First off, let me tell you how proud I am to have grown up in an era where neighbors helped neighbors, you never saw a stranger (unless they were a reven-noor). If a car came up the road with an out of county or out of state plate you knew exactly who they were and where they were going.
Back in the hills of Tennessee when I grew up my parents and grandparents were hard scrabble farmers. We made a living on the land. Almost everything we ate came from our own hard work. We had corn and tobacco crops for cash and raised a big garden for food, We also had chickens and a couple of pigs.
In the spring summer and fall months a lot of our time was spent on the front porch. Early in the morning we would go to the garden and pick whatever there was ready to pick. The basic preparing was done by the whole famiy while settin' on the porch. If it was peas we would be shellin', if it was beans we would be stringing' and breakin', if it was corn you might catch us "shuckin'" or apples we'd be a peelin'. You might find us shelling corn to take to mill to have it ground into cornmeal.
A lot of visiting was also done on the front porch. One of the neighbors might be walking or driving by and come up on the porch to "set a spell". My aunt and uncle would come every week to visit and have supper with us. Other relatives might stop in for a visit especially on Sunday afternoons. Sometimes we would have a great big family dinner when lots of folks stopped by.
In the cool of the evening you would find us settin' there just resting. A gentle breeze would be blowing and the smells of the honeysuckle and other flowers would waft across the porch. Around dusk the lightning bugs would begin to appear. The kids would all be off to catch them in a jar. Or we might be playing a game of Whoopee Hide. One person was IT and had to hide his eyes and count to a specific number. The rest of us would hide in the shadows. When IT got to the designated number he would try to find us before we got safely back to the porch. The person who was caught or the last person on the porch was IT for the next game.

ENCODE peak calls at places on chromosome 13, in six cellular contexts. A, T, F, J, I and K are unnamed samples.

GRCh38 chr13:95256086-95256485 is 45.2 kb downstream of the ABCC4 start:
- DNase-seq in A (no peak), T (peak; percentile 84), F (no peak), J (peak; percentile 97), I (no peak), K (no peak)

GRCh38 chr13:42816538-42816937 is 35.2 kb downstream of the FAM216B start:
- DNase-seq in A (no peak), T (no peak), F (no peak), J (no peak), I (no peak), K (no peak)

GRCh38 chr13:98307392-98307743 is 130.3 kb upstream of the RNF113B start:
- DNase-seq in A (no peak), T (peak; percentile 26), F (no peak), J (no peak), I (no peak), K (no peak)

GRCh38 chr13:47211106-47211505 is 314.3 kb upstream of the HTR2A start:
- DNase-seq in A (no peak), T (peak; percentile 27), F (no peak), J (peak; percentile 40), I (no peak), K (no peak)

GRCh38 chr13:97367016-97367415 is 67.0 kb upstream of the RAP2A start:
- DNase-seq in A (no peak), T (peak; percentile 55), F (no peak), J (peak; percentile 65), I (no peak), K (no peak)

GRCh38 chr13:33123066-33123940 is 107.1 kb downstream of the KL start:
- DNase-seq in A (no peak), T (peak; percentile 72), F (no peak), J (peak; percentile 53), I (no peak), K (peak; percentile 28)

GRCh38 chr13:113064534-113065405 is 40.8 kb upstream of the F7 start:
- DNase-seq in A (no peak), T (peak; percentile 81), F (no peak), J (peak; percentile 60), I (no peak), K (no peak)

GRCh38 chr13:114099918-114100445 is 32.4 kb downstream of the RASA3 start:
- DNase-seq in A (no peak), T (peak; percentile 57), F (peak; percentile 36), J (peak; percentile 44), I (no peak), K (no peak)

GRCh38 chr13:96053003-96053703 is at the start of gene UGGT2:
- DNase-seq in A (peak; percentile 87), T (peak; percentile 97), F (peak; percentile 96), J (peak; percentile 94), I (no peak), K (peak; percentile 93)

On Saturday night after our "weekly baths" (yes it was in the wash tub). The water in the tub was used to wash the porch so it also would be clean for Sunday Morning.
The picture below (circa 1952) is one of my great memories. It was a Sunday afternoon and my cousin Ruth from Bristol TN had come to visit and brought her new husband (pictured) to introduce him to us. From left to right standing is my Aunt Bonnie, Virgil Booher, my cousins husband, My mother, my sister Faye, and sitting on the porch around my grandmother is myself (with the barette) my cousin Gene, my grandmother Alice Swift, my sister Ann and my sister Mae (twin to Faye).
And in the words of my Father, "That's it for today".